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The forces and stresses along casing strings are modeled using a stiff string torque and drag model. The effect of wellbore tortuosity and centralization are quantified in preplanning phase in addition to the effect of 3D orientated casing wear. A realistic case study is presented to show the resulting effect on axial, burst, collapse and Von Mises equivalent (VME) safety factor as well as VME body and connection design envelopes.

While running a tubular downhole, a smooth wellbore is normally assumed when performing a torque and drag calculation. In reality, the inherent tortuosity of the wellbore which is caused by the drilling process can cause significant local doglegs. When applying a softstring torque and drag model, the stiffness, radial clearance and high frequency surveys needed to fully model local doglegs are rarely modeled. The stiff string torque and drag and buckling model can model these effects, as well as the addition of rigid and flexible centralisers. This study involves the comparison of different casing design load cases, under different centralizer programs and tortuosity taking into account a 3D orientated casing wear.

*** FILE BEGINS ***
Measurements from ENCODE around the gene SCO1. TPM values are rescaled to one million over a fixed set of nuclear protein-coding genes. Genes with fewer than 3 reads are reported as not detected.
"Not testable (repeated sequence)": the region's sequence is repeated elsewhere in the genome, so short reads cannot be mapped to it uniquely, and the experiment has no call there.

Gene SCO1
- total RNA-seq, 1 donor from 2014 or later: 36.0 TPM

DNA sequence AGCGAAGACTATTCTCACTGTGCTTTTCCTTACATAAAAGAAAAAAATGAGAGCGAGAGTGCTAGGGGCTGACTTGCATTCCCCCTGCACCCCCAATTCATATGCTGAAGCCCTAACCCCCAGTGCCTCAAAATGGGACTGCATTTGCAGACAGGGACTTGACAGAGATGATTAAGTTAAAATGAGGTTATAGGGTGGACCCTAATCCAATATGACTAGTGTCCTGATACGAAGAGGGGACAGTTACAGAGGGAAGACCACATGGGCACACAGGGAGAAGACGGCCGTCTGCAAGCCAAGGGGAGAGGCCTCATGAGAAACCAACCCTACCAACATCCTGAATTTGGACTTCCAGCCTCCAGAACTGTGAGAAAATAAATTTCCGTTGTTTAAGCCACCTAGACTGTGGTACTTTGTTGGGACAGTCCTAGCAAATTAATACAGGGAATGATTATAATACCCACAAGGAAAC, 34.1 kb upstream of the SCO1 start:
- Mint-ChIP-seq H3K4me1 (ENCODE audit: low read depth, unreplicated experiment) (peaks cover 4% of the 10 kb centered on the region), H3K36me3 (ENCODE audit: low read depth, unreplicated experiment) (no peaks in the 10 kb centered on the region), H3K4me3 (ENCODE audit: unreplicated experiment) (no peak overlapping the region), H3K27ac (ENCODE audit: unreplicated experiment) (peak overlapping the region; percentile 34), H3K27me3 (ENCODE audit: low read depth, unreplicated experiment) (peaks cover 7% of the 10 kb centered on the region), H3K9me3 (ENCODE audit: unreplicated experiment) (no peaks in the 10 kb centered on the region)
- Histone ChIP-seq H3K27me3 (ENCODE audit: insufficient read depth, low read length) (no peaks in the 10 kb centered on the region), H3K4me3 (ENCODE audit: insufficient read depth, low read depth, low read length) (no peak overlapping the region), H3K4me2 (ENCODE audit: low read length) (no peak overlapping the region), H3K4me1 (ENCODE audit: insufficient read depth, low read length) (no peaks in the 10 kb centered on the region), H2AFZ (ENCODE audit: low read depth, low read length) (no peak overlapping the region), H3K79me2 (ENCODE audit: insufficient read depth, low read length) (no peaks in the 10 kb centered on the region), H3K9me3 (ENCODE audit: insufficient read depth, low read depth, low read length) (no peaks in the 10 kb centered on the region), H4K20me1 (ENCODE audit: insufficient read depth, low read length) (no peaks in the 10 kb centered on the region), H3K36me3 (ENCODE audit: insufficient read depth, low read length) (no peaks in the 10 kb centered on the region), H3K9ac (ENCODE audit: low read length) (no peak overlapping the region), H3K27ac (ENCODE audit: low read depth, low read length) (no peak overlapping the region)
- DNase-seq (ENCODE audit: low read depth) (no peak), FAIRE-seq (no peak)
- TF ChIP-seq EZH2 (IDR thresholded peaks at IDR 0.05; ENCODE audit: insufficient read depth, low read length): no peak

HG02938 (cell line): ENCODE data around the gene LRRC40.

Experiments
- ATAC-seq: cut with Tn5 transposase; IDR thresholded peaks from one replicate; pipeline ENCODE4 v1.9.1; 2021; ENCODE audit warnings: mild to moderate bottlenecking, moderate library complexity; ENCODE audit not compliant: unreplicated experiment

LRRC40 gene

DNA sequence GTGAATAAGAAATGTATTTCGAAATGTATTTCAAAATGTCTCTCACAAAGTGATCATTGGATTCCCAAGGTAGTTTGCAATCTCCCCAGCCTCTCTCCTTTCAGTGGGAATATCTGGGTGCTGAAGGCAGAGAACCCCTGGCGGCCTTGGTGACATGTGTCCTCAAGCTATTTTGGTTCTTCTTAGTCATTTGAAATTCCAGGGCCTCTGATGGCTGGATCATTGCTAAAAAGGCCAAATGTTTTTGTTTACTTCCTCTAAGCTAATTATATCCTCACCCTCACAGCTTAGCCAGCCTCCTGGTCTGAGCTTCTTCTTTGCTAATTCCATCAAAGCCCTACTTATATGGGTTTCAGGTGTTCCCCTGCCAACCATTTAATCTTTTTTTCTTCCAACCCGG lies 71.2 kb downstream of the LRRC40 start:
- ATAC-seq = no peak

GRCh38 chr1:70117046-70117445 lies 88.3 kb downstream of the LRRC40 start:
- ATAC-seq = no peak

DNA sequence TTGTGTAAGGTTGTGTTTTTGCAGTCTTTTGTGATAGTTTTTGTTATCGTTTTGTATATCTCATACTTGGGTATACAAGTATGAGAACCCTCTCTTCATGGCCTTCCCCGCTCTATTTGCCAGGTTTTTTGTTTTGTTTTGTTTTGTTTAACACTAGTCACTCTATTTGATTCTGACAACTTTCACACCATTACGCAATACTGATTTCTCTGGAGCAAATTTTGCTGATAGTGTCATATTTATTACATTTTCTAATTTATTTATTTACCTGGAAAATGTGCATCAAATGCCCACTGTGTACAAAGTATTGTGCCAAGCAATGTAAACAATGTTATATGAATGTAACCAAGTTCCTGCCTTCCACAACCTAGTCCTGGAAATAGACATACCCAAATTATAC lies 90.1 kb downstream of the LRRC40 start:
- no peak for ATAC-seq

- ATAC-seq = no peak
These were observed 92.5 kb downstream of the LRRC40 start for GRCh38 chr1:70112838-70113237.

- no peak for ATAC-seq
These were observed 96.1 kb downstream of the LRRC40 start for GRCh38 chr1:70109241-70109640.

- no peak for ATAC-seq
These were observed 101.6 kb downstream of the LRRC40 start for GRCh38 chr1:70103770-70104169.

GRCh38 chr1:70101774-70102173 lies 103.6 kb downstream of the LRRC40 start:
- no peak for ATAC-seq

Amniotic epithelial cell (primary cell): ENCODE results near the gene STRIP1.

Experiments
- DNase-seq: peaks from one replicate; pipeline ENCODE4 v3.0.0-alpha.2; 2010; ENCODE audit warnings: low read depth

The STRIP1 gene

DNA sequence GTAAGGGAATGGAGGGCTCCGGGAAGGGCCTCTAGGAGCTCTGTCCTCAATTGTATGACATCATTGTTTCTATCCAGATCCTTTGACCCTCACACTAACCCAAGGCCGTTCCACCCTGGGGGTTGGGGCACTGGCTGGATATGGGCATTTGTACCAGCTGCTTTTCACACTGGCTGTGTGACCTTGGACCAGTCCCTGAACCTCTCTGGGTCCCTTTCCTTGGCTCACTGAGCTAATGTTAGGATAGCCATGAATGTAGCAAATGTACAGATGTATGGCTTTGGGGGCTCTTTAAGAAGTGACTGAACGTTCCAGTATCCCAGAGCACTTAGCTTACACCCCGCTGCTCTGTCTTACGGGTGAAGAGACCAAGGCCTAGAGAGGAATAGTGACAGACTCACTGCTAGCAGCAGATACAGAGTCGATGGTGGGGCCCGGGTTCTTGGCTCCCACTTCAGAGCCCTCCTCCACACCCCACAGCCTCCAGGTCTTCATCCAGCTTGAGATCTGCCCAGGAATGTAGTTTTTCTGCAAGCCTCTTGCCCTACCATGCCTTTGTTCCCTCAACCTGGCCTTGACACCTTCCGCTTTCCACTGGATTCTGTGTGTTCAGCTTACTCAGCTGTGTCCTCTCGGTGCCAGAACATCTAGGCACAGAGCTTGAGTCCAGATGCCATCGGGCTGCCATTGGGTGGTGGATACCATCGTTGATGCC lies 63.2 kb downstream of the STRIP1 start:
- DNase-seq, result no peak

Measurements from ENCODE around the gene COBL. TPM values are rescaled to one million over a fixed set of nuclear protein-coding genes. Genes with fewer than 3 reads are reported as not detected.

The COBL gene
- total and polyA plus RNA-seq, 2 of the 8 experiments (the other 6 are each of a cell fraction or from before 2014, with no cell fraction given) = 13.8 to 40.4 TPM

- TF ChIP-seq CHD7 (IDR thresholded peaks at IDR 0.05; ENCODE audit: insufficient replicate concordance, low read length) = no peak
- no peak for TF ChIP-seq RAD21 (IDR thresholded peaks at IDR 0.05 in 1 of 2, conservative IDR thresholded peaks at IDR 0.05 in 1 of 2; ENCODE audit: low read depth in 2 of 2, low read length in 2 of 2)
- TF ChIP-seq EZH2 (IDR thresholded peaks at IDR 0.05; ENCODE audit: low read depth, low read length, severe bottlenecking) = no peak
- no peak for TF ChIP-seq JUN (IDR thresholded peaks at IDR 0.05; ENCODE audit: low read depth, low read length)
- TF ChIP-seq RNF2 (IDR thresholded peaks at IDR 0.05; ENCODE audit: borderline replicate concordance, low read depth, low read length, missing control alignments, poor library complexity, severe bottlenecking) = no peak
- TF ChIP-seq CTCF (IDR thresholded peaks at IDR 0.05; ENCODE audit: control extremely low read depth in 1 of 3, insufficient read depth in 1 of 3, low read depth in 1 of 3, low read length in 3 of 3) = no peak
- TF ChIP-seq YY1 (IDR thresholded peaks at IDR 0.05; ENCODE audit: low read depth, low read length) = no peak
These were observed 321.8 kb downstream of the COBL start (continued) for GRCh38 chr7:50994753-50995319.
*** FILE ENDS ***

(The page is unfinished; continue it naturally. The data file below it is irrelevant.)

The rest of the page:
The results show that there can be significant differences in overall axial stress depending on the centraliser program and tortuosity used. The soft string model doesn't directly account for bending stress, normally this is estimated using a Bending Stress Magnification Factor (BSMF). In contract the stiff string model can directly calculate the additional bending stress. This additional stress can be particularly prevalent while RIH casing with centralisers and high tortuosity. The reduction in American Petroleum Institute (API) and VME stress envelope is also quantified using a 3D orientated casing wear model. A better understanding of axial stress state reduces risk of well integrity issues.

This paper will show the benefits of using a stiff string model, considering additional contact points, bending stress as well as the benefits of modelling tortuosity and centralizer program early in the design process. During extended reach drilling (ERD) and highpressure, high temperature (HPHT) wells, this information can be critical when correctly assessing the axial stress state.

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